Movement towards NewLaw thinking will be ‘a wonderful thing’
Demetrio Zema started his law firm with a laptop and a phone. An appetite for risk, and willingness to try new things, have served him and other NewLaw leaders well during the pandemic.
At the age of 28, Mr Zema – who up until that point of his life had worked primarily in litigation – decided that there “had to be a better way for legal services to be practiced”.
Four years later, he leads a team of 20 professionals across Melbourne, Sydney and Brisbane, practising in commercial, corporate, litigation and employment law.
“My risk appetite is pretty high. I’d started a number of businesses before that – I had sold a technology business in 2015 – so I had risk understanding and I had sold a business and been through that process that many lawyers hadn’t been through before,” he said.
“It was absolutely a scary experience and some days you still kind of question that. But I think what we’ve seen over the last four years is definitely a willingness and an ability for, particularly younger people, to thrive in this space.”
The scariness of taking that plunge, he reflected, was exacerbated by becoming, he said, the youngest person to be issued with the principal practising certificate in Victoria at that time and starting up his NewLaw firm, Law Squared, with a laptop and phone.
The NewLaw space is still relatively young, Mr Zema said on The Lawyers Weekly Show, and can be met with scepticism because starting one’s own business doesn’t come with the same financial securities as more established, traditional practices.
But, in the wake of COVID-19, he feels strongly that headwinds are blowing in favour of NewLaw legal services – as was highlighted by Lawyers Weekly last month.
For the leading NewLaw firms, it has been “business as usual”, Mr Zema posited. Compared to the big end of town, he noted, NewLaw practices are “set up in a much more agile way”.
“There are so many stories of law firms who just haven’t been able to move as quickly, because one, technology didn’t allow it, and two, their system and processes didn’t allow it, but also just their structure in terms of being quite admin-heavy. There are also other constraints, such as practitioners who are still using dictaphones or paper filing systems, that couldn’t make that transition to working from home as easy as we could,” he said.
“[Law Squared] was built on a phone and a computer. From there, everyone has their phone and their computer, and it meant no matter where in the world you were, you could work. We’ve had a lawyer in New York, she was there for eight months working remotely from New York for eight months. We were always ready for remote working or working flexibly which meant that when we made the decision as a business, which was very early, we’re into week six now working from home, literally all people did was take a screen home and that’s all they had to do. Otherwise, everything else was set up.”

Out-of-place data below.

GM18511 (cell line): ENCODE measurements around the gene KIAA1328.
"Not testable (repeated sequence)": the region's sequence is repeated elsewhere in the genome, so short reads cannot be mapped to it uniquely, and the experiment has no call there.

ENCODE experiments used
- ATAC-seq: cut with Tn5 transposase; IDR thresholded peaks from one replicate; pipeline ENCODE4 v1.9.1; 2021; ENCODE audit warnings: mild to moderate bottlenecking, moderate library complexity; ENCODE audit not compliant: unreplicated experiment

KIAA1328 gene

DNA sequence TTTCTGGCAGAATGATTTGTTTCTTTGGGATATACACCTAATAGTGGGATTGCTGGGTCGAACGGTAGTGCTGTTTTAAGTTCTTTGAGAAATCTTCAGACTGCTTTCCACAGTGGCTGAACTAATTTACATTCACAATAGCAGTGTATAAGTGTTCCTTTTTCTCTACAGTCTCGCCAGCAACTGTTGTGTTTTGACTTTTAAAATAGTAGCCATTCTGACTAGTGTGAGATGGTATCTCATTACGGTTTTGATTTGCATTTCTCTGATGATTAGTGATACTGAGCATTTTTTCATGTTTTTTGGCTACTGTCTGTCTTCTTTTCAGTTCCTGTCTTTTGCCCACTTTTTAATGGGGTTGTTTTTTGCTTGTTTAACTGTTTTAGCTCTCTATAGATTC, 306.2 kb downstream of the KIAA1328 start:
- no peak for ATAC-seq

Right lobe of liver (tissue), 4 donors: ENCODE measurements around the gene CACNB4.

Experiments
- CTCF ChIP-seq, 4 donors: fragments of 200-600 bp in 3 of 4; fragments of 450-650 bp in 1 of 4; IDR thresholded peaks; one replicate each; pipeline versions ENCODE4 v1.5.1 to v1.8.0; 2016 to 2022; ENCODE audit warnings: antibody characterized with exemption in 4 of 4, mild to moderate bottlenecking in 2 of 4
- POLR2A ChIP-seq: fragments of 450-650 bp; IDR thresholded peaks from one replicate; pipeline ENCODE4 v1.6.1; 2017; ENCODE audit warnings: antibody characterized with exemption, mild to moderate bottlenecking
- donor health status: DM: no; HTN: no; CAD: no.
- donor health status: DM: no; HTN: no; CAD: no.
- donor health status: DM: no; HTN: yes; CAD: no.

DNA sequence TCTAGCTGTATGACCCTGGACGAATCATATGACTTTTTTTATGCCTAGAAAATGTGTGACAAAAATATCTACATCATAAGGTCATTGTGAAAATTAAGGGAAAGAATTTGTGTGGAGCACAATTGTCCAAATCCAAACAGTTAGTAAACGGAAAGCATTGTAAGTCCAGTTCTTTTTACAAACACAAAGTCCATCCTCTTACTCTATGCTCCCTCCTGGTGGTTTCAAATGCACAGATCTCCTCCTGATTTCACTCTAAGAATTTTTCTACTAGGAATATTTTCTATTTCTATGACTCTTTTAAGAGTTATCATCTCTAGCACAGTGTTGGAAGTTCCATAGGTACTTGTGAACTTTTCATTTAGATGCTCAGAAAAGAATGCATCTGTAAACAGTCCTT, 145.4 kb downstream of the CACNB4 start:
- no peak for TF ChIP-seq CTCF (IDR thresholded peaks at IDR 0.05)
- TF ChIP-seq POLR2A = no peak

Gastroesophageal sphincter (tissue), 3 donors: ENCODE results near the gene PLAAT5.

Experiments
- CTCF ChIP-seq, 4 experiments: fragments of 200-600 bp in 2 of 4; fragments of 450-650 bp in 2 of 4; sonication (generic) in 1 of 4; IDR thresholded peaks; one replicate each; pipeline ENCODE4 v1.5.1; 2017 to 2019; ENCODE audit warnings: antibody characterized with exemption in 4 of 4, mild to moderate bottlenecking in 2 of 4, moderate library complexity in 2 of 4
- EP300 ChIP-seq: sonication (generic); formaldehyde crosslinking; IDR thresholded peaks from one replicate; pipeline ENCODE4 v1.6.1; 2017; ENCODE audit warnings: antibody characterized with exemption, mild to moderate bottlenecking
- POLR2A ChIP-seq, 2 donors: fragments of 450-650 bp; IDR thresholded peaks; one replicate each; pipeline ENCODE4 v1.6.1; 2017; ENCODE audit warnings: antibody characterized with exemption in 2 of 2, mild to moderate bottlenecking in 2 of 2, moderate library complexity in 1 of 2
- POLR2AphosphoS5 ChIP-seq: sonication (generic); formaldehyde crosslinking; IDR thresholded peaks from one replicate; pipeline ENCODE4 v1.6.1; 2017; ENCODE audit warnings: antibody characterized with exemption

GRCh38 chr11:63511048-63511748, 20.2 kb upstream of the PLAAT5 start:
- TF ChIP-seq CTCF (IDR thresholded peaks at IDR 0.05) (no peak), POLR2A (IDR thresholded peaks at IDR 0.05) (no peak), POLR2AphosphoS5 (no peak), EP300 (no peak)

What NewLaw firms have been able to do, relative to other pockets of the profession, is keep continuity of service regardless of external factors, Mr Zema said.
“It meant there hasn’t been any disruption from a technology perspective, for our clients. That’s definitely been an advantage that I think a number of NewLaw firms have compared to some traditional firms, because the migration to remote working for some law firms has been massive. As has been reported, there’s been some client discontent as a result of that, because the firms just weren’t ready or able to respond as quickly.”
The broader profession will have to review their leverage models, Mr Zema continued, given that – from an efficiency perspective, “it’s not really working”.
“Clients are demanding quicker turnarounds and you can only do that when you’ve got active service and active knowledge of people doing that work, as opposed to spreading it across a leverage. Of course, that depends on how big the matter is, but largely in everyday commercial transactions or base matters, we will really see a review of not only overheads, so admin-heavy, but also that leverage model,” he argued.
When asked if looming adaptations to the ways that other legal businesses operate will present a challenge for Law Squared and other NewLaw firms in the marketplace, Mr Zema said: “I’m all for it”.
“I’ve always said that Law Squared was born to change the conversation that people have about lawyers. So, if we have more law firms who are helping change our conversation, then I’m all for it,” he proclaimed.
“The market is huge, as we know, and there are certain clients that will want to work with certain firms, and certain lawyers that have certain relationships with clients. I don’t think it’s saturated at all. I think it’s a really great thing for the legal profession, if everybody all of a sudden is working in a more agile way, saving costs for clients, being client-focused and centric. I think it’s a really wonderful thing.”
To listen to the full conversation with Demetrio Zema, click below: